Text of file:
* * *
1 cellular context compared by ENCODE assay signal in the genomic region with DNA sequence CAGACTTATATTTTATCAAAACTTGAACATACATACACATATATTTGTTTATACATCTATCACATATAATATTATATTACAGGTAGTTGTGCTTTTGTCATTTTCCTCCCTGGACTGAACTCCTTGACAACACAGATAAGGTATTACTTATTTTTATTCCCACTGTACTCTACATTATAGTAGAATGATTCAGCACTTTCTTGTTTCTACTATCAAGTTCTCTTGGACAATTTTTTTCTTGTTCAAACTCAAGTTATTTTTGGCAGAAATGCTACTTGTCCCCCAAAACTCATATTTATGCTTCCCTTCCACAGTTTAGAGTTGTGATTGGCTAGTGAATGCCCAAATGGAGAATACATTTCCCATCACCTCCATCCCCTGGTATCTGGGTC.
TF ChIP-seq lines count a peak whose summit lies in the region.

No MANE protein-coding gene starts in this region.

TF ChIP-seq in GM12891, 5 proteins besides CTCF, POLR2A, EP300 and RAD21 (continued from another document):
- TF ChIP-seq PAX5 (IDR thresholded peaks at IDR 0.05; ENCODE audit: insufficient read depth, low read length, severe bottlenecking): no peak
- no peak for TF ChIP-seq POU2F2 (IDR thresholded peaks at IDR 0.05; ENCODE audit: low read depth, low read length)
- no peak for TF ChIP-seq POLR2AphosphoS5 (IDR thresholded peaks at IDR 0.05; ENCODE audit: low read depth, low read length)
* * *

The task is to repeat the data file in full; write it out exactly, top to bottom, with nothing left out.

1 cellular context compared by ENCODE assay signal in the genomic region with DNA sequence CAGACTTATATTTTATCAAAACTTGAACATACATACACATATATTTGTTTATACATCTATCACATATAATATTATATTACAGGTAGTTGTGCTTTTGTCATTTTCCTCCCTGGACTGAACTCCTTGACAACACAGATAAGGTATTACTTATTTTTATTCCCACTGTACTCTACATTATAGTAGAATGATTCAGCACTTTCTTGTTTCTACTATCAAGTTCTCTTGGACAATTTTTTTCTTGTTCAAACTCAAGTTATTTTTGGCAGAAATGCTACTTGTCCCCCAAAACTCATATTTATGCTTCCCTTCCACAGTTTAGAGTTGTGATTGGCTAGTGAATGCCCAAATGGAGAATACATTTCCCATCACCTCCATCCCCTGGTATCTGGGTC.
TF ChIP-seq lines count a peak whose summit lies in the region.

No MANE protein-coding gene starts in this region.

TF ChIP-seq in GM12891, 5 proteins besides CTCF, POLR2A, EP300 and RAD21 (continued from another document):
- TF ChIP-seq PAX5 (IDR thresholded peaks at IDR 0.05; ENCODE audit: insufficient read depth, low read length, severe bottlenecking): no peak
- no peak for TF ChIP-seq POU2F2 (IDR thresholded peaks at IDR 0.05; ENCODE audit: low read depth, low read length)
- no peak for TF ChIP-seq POLR2AphosphoS5 (IDR thresholded peaks at IDR 0.05; ENCODE audit: low read depth, low read length)